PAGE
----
An important first step toward designing more inclusive and genuinely equitable learning experiences in science is for educators and designers to recognize that they may be acting under assumptions that reflect the dominant culture of middle-class whites. As a result, the programs, activities, and exhibits they design may have narrow appeal and lead people from nondominant cultures to perceive them as directed by and designed for the dominant group. Cecilia Garibay, principal of the Garibay Group, points to a number of indicators identified through research that can support this perception, including the lack of diverse staff, a feeling that the content is not culturally relevant, and the unavailability of bilingual or multilingual resources. In fact, recent research with various cultural groups suggests that these issues result in nondominant communities feeling unwelcome in museums.4
Approaching these problems with outreach efforts may inadvertently reinforce the image of informal settings as being part of the dominant culture. The term outreach itself implies that some communities may be external to the institution. Promoting collaboration, partnership, and diversity in power and ownership may provide greater opportunities for nondominant groups to see their own ways of thinking and meaning-making—or making sense of what they are seeing and experiencing—reflected in informal settings.
To this end, making adjustments such as providing labels or program content in multiple languages has been shown to make a significant difference. Not only does this practice help members of other cultures identify key elements in an informal experience, but it also facilitates conversation and enhances learning among intergenerational groups.5 That said, it is important to point out that providing content in multiple languages is a big undertaking for a museum or other provider of informal science learning experiences. It requires adjustments to the exhibition or program development process and incurs costs for translation, proofing, and production. It may also require tough choices regarding which languages and cultures to include. However, the additional investment is an important step toward providing more equitable learning experiences. Electronic labels on touchscreens equipped to display multiple languages, while expensive, can address a variety of challenges, including the option of providing more detailed information on request. Alternatively, another way to accomplish the same goal is to have a non-English-speaking mediator available to “talk through” the experience with the visitors. Again, a non-trivial investment.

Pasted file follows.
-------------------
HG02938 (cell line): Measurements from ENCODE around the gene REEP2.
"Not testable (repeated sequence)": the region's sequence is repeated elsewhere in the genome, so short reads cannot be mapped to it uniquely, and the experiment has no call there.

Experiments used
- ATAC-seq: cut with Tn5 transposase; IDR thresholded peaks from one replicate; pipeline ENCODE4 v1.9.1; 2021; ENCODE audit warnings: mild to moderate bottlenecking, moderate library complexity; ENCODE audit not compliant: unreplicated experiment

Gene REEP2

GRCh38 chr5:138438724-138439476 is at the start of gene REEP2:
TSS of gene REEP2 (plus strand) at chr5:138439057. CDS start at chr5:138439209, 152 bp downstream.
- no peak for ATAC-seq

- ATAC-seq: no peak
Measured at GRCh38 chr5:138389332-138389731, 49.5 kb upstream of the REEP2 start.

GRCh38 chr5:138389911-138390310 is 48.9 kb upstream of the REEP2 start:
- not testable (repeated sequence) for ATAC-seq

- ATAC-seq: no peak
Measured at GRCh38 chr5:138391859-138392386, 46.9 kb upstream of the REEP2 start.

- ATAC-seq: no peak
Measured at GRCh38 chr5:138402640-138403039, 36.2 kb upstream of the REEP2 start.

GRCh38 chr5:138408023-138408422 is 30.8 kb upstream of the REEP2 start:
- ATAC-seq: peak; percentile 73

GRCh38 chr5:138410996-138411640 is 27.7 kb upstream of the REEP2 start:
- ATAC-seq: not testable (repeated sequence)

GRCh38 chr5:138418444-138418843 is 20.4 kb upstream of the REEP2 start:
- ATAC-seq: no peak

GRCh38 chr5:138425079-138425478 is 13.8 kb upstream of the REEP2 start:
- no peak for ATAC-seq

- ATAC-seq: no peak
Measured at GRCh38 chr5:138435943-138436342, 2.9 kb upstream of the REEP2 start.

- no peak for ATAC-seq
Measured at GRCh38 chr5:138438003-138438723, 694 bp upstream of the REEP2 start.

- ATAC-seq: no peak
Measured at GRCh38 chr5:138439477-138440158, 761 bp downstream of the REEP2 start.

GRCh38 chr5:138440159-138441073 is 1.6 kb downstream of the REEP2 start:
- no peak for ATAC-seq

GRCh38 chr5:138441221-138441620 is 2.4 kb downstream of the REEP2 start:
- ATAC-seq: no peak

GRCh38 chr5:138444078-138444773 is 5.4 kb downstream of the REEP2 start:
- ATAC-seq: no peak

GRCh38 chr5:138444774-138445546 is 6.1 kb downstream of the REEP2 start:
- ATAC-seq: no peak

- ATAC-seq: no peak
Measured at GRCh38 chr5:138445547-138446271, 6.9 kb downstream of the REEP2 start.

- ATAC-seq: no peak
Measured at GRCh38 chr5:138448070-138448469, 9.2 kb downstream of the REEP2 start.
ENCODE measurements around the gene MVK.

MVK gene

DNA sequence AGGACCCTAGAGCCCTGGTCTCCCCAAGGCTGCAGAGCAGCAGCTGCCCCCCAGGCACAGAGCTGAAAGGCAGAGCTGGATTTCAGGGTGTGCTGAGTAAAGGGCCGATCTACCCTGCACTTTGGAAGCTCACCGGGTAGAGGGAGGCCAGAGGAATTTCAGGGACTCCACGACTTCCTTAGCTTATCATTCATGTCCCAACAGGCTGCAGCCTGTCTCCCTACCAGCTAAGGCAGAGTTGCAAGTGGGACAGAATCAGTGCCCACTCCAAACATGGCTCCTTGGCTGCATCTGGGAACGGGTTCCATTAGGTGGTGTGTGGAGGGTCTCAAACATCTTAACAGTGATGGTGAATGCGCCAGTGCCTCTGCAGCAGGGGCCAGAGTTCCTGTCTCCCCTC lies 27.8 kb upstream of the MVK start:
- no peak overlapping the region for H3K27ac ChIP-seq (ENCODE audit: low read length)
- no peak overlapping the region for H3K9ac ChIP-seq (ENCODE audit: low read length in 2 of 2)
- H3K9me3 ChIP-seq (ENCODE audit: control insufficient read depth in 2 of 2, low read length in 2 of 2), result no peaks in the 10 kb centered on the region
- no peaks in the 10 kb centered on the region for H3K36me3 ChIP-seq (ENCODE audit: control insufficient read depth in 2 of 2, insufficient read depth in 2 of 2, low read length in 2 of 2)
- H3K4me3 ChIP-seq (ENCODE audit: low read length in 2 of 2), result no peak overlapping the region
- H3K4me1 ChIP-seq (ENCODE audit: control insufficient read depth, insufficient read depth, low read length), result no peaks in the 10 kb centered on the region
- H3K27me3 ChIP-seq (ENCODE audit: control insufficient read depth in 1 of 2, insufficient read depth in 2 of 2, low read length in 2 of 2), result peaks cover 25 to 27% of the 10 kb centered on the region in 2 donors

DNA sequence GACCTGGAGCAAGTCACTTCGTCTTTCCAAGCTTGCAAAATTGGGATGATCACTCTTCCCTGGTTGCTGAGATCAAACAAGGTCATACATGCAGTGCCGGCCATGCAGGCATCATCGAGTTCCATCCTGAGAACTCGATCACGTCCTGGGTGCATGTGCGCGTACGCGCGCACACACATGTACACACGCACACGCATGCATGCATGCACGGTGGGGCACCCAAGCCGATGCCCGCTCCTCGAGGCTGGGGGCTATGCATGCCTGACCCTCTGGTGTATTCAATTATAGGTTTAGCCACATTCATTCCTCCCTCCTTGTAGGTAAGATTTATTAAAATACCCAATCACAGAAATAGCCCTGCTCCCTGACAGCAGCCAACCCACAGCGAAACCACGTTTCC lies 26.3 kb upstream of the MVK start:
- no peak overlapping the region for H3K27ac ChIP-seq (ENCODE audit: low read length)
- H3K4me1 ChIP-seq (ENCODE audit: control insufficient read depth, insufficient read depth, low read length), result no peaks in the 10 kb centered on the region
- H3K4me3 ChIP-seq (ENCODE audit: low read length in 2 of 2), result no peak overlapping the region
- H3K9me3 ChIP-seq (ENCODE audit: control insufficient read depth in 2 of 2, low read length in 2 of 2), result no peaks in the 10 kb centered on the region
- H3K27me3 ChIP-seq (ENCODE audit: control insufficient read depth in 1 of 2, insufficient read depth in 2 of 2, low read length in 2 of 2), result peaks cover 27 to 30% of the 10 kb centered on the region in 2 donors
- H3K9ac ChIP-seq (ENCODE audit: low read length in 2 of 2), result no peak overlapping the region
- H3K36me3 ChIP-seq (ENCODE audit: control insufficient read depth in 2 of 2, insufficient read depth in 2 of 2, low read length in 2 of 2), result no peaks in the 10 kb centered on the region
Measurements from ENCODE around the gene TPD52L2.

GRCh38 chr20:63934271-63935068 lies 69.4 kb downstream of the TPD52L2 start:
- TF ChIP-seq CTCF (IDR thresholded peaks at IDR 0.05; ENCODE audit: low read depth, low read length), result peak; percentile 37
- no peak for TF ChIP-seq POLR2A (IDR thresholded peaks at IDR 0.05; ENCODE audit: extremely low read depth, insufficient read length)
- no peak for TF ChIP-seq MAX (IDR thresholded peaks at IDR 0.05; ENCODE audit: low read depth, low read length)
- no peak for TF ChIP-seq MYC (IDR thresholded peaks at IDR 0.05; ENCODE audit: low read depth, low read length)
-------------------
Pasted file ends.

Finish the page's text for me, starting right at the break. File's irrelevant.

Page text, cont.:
Attention to language differences is only one component of designing for equity. It also is important to consider variation in beliefs, values, and norms of social interaction, such as variability in family structure, gender roles, and patterns of discourse (e.g., the role of questioning in a conversation). Many informal institutions nationwide are addressing these issues and modifying exhibitions to reflect these differences. The next case study is one such example. It describes how a large children’s museum, Children’s Discovery Museum in San Jose, California, established an ongoing relationship with the city’s growing Vietnamese population; through this partnership, the museum was able to develop a significantly more inclusive learning experience. The museum’s work in this area highlights both its challenges and rewards.
for some families to communicate, contributing to their lack of comfort.
It also appears that perceptions of museums were a barrier. The word “museum” seemed to carry negative connotations for a lot of families. Respondents saw museums as passive, old, and academic versus interactive and engaging. In their minds, museums were associated with places that display old historical artifacts for visitors to view but not necessarily touch and interact with. Many focus group participants did not see how CDM provided more educational and fun experiences; in some cases, they weren’t even sure what the goals of the museum were, despite having visited the museum before participating in the focus group discussions.
Values related to education more broadly may have played a role in these perceptions. Traditionally education is highly valued in Vietnamese culture and is perceived as being the sole responsibility of the school system and the teachers. Parents tend to keep some distance from their children’s education. In addition, to some extent play and learning are seen as two distinct activities. This perception may be one of the reasons that focus group participants were not clear on the goals of the children’s museum, which is intended to be both fun and educational.
Generational differences in the Vietnamese community also emerged. First-generation members, or those born outside the United States, tend to speak Vietnamese in the home and tend to live in more insular communities. They value their cultural traditions and enjoy sharing and talking about their memories of life and traditions in Vietnam.
Individuals who immigrated to the United States as children (referred to as 1.5 generation) and second-generation members (those born in the United States) are more likely to be acculturated, may speak the Vietnamese language but have limited reading and writing abilities, and in general are less tied to Vietnamese customs. They enjoy seeing their traditions reflected in their community and like the idea of exposing their children to the traditions. However, they also value multicultural perspectives and seek to instill in their children respect for all cultures.
Planning an Exhibition for the Vietnamese Community